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What It Takes to Become a Crucial Leader

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Today’s economy demands a new kind of leader. A courageous leader who pokes the box, challenges the status quo, or breaks the rules, even in the midst of an increasingly complex business climate. Anyone can follow a map, but remarkable leaders seize opportunities by designing the map!

Innovation. It is not just a business strategy for the creative team or senior management. Innovation is the responsibility of everyone! From the c-suite to the front line, leaders must abandon the old philosophy “if it ain’t broke don’t fix it” and look for ways to create new methods, ideas, products or services to keep their competitive advantage.

In a recent IBM study of 1,500 CEOs, over 60% cited creativity as the most crucial leadership quality needed over the next five years. However, another study reports a mere 26% of employees are often or regularly encouraged by their manager to look for new solutions or to take risks. More than a third (41% in the US) said they are never encouraged to do so. The irony … creativity is crucial in a thriving organization but very few leaders actually allow or encourage their employees to be creative.

It’s easy, quite comfortable, and safe to say “no” all the time. Pushing the boundaries of creativity challenges us to take risks; to sometimes slow down to discover something new and different. But the payoff for a team (or organization) that allows space for innovation to occur is too great to put off any longer!

A culture of innovation:

  • encourages employees to bring their best ideas and solutions to a major problem
  • results in employees being energized by work that is meaningful when engaged in a shared mission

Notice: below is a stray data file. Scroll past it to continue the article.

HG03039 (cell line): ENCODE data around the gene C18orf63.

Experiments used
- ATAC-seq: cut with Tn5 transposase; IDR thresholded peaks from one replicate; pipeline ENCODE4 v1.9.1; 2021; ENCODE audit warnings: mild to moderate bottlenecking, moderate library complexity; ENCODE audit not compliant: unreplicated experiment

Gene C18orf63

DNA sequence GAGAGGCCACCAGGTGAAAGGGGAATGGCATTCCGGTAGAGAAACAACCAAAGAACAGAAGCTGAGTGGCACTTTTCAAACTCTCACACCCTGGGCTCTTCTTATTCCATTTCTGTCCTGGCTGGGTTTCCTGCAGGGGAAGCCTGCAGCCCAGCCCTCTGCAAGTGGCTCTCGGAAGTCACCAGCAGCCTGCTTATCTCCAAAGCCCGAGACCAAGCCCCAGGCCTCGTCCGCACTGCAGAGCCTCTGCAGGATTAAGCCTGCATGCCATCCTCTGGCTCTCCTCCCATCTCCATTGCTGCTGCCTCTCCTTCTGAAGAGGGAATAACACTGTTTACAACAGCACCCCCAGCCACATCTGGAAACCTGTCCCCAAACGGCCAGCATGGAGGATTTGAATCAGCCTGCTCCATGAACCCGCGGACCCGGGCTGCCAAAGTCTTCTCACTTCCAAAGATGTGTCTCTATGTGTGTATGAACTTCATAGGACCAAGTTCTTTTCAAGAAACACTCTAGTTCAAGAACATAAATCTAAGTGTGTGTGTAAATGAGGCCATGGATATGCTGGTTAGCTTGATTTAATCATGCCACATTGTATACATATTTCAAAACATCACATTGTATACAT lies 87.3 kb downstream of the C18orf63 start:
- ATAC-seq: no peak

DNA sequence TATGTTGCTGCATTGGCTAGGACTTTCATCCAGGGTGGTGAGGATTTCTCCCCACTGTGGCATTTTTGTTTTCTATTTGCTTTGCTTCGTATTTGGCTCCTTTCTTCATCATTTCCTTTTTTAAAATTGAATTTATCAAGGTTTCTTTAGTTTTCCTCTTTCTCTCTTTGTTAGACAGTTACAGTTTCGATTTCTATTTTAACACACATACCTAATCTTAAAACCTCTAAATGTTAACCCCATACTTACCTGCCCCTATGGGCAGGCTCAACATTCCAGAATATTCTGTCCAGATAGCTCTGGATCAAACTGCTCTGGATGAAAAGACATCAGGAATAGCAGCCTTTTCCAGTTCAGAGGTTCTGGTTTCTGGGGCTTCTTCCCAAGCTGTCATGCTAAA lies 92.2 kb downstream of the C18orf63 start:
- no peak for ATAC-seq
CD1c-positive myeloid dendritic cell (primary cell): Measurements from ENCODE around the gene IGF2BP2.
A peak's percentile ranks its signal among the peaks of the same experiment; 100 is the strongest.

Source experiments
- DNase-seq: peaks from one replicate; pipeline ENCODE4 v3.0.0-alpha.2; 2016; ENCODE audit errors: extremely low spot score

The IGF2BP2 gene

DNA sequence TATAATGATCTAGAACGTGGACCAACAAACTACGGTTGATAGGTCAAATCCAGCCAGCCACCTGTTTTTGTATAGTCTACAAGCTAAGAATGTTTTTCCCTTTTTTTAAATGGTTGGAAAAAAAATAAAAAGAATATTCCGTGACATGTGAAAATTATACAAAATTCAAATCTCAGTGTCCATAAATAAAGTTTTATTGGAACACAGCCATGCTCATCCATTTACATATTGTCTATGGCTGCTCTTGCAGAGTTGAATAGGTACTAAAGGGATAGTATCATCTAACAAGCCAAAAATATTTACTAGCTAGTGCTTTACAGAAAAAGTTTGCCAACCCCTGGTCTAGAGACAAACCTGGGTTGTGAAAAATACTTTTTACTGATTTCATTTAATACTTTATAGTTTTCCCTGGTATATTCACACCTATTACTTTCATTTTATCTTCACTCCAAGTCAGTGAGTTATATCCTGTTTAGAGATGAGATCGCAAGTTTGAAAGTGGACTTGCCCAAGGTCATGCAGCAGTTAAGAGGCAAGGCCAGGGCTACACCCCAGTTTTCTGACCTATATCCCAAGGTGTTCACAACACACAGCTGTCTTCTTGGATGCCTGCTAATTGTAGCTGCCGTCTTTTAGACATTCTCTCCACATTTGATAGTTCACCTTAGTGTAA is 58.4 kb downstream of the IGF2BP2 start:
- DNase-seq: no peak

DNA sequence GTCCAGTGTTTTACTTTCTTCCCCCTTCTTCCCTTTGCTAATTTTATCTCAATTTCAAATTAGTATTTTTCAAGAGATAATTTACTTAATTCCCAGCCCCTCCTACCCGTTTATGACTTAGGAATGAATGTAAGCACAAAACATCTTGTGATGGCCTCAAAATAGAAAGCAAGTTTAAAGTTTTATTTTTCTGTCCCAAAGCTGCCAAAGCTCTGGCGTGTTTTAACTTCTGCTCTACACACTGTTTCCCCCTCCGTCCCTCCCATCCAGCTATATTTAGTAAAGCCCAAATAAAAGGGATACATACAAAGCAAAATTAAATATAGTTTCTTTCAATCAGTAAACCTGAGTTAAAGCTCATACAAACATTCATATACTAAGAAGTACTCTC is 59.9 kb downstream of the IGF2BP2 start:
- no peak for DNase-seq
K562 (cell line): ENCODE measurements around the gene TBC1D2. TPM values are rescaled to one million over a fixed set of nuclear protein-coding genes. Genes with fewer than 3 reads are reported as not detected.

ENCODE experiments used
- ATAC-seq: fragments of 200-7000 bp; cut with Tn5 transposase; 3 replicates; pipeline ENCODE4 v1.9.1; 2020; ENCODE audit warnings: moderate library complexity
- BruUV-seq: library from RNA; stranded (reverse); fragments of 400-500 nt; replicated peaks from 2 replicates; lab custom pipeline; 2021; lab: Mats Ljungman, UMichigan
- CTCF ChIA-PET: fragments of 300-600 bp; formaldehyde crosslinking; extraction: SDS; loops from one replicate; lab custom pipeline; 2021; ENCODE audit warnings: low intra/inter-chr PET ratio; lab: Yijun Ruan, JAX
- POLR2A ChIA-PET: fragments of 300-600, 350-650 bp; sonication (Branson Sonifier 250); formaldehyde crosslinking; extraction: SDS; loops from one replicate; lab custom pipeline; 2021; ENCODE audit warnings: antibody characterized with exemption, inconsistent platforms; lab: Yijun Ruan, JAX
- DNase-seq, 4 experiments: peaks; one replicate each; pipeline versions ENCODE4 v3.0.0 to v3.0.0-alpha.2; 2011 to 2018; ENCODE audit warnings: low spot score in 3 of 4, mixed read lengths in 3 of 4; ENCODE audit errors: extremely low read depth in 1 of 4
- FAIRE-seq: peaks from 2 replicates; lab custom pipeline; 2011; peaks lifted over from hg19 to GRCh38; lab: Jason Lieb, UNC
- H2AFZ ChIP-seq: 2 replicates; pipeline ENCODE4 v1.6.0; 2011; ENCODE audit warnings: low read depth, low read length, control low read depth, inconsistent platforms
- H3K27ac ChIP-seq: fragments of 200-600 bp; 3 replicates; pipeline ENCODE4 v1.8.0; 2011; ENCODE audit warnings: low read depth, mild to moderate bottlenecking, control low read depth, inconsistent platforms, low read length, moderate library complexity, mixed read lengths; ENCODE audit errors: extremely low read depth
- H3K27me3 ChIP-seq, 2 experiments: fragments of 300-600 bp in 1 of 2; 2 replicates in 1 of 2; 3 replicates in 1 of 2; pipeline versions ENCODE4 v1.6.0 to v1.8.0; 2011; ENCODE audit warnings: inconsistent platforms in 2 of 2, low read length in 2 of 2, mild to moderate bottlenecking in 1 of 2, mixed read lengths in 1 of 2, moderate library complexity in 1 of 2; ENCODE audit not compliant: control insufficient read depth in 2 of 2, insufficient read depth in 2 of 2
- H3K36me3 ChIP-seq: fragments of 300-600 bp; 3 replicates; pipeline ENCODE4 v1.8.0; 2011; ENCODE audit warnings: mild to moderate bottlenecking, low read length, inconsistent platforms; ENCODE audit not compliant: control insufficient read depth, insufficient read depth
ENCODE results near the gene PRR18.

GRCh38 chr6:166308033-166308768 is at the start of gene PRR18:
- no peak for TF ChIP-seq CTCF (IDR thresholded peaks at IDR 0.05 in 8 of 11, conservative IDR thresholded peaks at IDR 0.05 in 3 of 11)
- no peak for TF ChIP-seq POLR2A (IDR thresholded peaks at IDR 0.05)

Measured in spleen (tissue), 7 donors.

• leads to new and re-engineered products and services resulting in leaner processes, happier customers, decreased costs, and greater ROI
  • creates competitive advantage
  • becomes “the strategy” that will determine an organization’s ability to survive in a highly competitive business climate

As with any leadership skill, creativity is developed through practice. Here are three strategies to drive innovation within your team.

  1. Inspire a mindset of curiosity. Rather than saying “No, because …” engage your team with “Yes, if …” conversations. Explore and challenge the current ways of doing business. Don’t accept “this is the way we’ve always done it.”
  2. Tie innovation to the organization’s goals. Bob Champagne, Director of Corporate Development at Starbucks says, “We identify areas that are most important to us through strategic planning. Then we put up guard rails and let people play in these spaces.” So how do you do this? Continue to reinforce your mission, goals, and priorities while also giving your team freedom to pursue creative ideas. This helps the team understand which opportunities are worth pursuing and will move the business forward.
  3. Plan for creative thinking. Google is a company known for its culture of innovation. Various reports indicate their employees spend 60% of their time on the job, 30% being helpful to others, and 10% “thinking.” This approach sends a very clear message that innovation is not only expected and valued, but is part of everyone’s responsibility.

If you’re feeling a little stressed to go out and “innovate,” don’t be. Is it possible you have opportunities directly in front of you? Often times it is not the biggest idea that has the greatest impact, but rather the accumulation of small ideas and improvements that, over time, creates a significant competitive advantage.

If you are interested receiving a copy of the 5 Easy Steps to Innovation activity that you can use with your team, simply send me an EMAIL and request a copy today!